Bitcoin emerged from the embers of the 2008 financial meltdown as an alternative currency to mainstream fiat. This is because Bitcoin is obviously decentralized and not issued by central banks. The dynamic of a community-driven currency reliant on member consensus rather than the levers of centralized management did bode well for many enthusiasts.
Accordingly, the performance of Bitcoin depends on people’s’ skepticism regarding fiat currencies. Early on, the coin caught on with a fringe group of nerds. However, the coin is now well positioned to act as an alternative in case of the global markets crash again. This is the case even for regular investors who are not well attuned to the technical aspects of the coin.
This is not saying that Bitcoin is predicated on a financial crisis alone. Sure, Bitcoin can have a solid run even with a strong economy. However, this is a realistic assessment of Bitcoin’s origins and how such circumstances in the near future shape things.
The Banking and Asset Management Sectors Post 2008
The blame for the 2008 financial meltdown was largely placed at the feet of the big banks in the world. After all, their risky practices such as the issuance of subprime loans were directly responsible for the housing bubble. These lead to an investigation that definitively concluded the same as true. Nonetheless, little has changed since the crisis and the proposed reforms are mild in most leading economies.
As a result, the world finds itself, a little over a decade later pretty much the same. The institutions that call the shots are still all powerful. One aspect of this that is glaring is that banks in the post-meltdown era have largely not expanded their balance sheets. Of the major banks in the USA, there has been a decline in total assets in aggregate, from US$19.3 trillion in 2008 to US$15.6 trillion in 2018.
On the other hand, asset managers are significantly better. These asset managers have actually increased their footprint. This is because there has been a sharp retrenchment of banks nursing their balance sheets back to health. This information is largely for the less regulated investment funds which typically disclose less than commercial banks. Nonetheless, it is a good indicator for the economy. Accordingly, it is fair to claim that there is consistency and better health overall compared to pre-2008 state of affairs.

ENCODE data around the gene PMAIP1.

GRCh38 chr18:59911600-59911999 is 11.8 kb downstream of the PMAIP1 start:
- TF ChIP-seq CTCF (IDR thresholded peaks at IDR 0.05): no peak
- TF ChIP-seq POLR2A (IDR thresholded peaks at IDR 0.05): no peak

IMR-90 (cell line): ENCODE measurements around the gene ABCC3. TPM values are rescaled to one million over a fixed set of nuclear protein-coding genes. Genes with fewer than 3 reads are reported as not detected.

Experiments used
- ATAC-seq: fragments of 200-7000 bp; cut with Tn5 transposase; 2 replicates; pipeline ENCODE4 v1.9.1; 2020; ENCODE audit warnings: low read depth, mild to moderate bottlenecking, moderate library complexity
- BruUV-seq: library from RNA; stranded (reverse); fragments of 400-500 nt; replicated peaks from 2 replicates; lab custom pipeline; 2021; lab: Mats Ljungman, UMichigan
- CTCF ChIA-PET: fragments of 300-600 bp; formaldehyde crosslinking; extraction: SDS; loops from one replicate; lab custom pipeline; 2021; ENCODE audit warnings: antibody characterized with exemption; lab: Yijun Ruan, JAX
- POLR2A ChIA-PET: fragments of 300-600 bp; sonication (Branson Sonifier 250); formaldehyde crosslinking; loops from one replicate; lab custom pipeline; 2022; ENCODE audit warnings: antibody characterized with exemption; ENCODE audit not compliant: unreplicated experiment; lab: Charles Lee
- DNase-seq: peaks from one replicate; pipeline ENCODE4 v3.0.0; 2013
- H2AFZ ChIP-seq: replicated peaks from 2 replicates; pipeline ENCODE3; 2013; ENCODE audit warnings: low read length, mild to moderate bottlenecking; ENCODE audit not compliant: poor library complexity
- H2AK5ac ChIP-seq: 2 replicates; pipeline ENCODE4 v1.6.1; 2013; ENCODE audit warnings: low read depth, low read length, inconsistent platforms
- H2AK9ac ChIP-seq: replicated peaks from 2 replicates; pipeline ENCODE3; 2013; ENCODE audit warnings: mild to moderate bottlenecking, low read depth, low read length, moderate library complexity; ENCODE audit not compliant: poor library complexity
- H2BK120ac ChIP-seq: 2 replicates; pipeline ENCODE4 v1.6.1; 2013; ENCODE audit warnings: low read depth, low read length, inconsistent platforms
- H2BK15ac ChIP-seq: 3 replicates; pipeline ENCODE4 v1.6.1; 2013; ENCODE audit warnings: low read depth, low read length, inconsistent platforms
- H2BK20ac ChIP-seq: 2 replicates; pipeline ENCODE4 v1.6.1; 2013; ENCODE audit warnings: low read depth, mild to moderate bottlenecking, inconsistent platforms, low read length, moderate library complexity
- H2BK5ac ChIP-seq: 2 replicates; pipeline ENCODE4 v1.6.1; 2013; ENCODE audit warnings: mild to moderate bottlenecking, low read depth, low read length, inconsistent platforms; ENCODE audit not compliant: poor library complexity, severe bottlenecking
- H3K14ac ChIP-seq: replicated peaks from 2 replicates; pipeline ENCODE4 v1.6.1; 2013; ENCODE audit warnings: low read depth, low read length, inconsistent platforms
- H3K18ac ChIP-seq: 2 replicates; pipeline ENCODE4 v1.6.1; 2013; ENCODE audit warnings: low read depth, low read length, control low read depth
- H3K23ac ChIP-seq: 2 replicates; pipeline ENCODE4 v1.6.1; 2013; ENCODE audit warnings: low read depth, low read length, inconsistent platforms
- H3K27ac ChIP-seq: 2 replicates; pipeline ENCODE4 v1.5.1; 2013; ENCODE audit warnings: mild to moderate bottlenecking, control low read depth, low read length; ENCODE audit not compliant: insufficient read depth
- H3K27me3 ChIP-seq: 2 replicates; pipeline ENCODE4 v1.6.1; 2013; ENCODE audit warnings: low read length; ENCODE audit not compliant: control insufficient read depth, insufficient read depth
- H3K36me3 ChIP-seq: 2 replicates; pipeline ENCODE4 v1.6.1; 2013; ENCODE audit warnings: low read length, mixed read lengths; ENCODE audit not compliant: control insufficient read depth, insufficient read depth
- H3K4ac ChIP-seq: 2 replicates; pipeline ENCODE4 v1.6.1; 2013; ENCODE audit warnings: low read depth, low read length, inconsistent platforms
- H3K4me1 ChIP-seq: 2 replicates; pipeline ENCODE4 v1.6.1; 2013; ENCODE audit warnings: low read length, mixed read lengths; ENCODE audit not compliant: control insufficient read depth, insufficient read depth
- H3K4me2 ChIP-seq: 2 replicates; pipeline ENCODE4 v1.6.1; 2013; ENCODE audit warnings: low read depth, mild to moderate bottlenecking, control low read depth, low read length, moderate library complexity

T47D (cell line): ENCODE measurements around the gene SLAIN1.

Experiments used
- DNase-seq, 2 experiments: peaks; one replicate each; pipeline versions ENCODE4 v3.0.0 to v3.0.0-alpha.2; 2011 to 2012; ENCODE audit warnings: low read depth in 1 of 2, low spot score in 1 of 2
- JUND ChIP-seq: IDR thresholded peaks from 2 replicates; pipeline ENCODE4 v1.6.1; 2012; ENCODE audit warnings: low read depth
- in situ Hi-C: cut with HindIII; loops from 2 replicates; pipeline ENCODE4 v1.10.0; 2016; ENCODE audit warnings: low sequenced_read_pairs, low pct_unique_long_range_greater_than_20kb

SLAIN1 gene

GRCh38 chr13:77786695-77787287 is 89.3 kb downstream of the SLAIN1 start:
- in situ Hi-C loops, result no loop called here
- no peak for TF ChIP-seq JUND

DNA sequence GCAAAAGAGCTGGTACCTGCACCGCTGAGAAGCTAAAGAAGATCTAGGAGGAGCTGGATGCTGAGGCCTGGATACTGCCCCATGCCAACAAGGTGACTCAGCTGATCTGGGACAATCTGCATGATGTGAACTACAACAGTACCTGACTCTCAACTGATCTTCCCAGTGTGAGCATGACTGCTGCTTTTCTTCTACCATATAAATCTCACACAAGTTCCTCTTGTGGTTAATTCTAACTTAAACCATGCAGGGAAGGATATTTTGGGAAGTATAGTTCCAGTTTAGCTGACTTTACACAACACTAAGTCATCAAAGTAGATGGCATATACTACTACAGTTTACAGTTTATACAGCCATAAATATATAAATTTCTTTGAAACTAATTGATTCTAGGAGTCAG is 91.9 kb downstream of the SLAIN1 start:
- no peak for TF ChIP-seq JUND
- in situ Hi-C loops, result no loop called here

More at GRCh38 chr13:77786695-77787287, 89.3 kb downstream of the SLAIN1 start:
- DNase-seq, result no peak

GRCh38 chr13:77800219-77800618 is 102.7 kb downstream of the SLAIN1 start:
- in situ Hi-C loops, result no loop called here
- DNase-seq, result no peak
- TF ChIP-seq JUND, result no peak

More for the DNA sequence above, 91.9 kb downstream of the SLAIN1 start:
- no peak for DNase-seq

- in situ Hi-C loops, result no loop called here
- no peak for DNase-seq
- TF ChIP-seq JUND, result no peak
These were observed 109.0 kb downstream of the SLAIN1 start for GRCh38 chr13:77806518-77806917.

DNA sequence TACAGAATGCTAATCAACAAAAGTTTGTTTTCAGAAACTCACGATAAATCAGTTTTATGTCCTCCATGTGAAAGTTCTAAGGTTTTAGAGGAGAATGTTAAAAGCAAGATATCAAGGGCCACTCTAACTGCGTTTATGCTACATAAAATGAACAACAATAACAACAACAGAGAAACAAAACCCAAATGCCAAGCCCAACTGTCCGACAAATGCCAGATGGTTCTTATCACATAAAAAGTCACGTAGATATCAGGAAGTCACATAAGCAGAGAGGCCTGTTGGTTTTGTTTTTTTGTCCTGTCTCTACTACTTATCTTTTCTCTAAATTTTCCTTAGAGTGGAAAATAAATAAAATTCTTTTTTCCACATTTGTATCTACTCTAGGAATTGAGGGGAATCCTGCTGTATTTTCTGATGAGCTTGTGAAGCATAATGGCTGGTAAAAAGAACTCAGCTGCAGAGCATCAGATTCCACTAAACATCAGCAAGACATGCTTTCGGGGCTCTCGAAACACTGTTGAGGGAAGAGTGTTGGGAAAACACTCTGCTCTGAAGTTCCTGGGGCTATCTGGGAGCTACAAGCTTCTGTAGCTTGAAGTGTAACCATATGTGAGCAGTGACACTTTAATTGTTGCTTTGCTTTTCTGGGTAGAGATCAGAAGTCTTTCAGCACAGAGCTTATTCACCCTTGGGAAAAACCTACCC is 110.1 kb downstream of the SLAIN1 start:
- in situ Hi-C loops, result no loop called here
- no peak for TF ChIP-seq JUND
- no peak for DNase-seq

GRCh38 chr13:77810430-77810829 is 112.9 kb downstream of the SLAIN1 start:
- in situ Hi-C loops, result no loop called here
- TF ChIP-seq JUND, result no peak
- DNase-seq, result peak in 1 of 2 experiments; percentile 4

The difference, in summary, is in the aspect of financial leverage. In 2008, the risk came about because of leverage in the banking system and the interrelationships between this and the securitization of the mortgage market. In the present time, the equivalent risk is leverage in the asset management industry. This is especially the case for the corporate debt sector, driven by the deceptively low volatility environment.
Corporate Debt and The Health of The Economy
One indicator that modern analysts use to determine the health of the economy is corporate debt. Corporate debt has risen considerably since 2008, with gross debt of Russell 3000 companies now totaling $11 trillion. The level before the last crisis was about $8 billion.
However, this is because as part of the stimulus measures after the last crisis, the Federal Reserve slashed interest rates. This led to companies taking advantage and proceeded to borrow money at record levels.
Nonetheless, when you look at these levels in totality, they are not as unhealthy as it looks as there has been significant growth in the economy. Besides, there are a few tech giants hoarding cash creating an apparent liquidity shortage.
In summary though, the levels of corporate debt are still at an unhealthy level meaning that protection for investors is still at an alarmingly low level. The banks don’t have the tools to precipitate a crisis as was pre-2008. This is because interest rates have remained low since 2008 and banks can only do so much. Nonetheless, they still remain terribly important to the global economy and will continue to be so.
The rates of debt and political upheavals like Brexit don’t bode well for the global economy. The global economy is interconnected meaning that it is not inconceivable to predict a crisis in the near future.
Bitcoin and Performance of Global Financial Markets
Bitcoin holders are definitely eager to move on from the brutal bear market in 2018. Not only did the market stagnate, but it also lost upwards of 80 percent in value from the year’s start.
Bitcoin has had the problem of volatility and speculation sometimes to the extreme. If you may well remember, the intention of Satoshi Nakamoto was to have it as a currency and not the opposite. That said, the reality is that Bitcoin will take time to stabilize given the aftershocks of the bear market. Waiting for Bitcoin to have an actual bull run is up for debate. Admittedly, Bitcoin can also do well in a booming economy since investors have disposal money to invest.
What’s the next best thing? How about Bitcoin being solid security in the event of a financial crisis? You know, god forbid a crisis actually happening; but this is an event that occurs once every decade or so. An actual crisis may be an interesting development for Bitcoin crisis.
In conclusion, it may not a hundred percent scientific to suggest that Bitcoin prices will rise in this scenario. Nonetheless, it may very well be a smart calculation to hold onto your Bitcoin in the event this comes to pass. Diversification of your portfolio is a smart business move and with Bitcoin quite affordable at the moment. This will be an interesting market to track.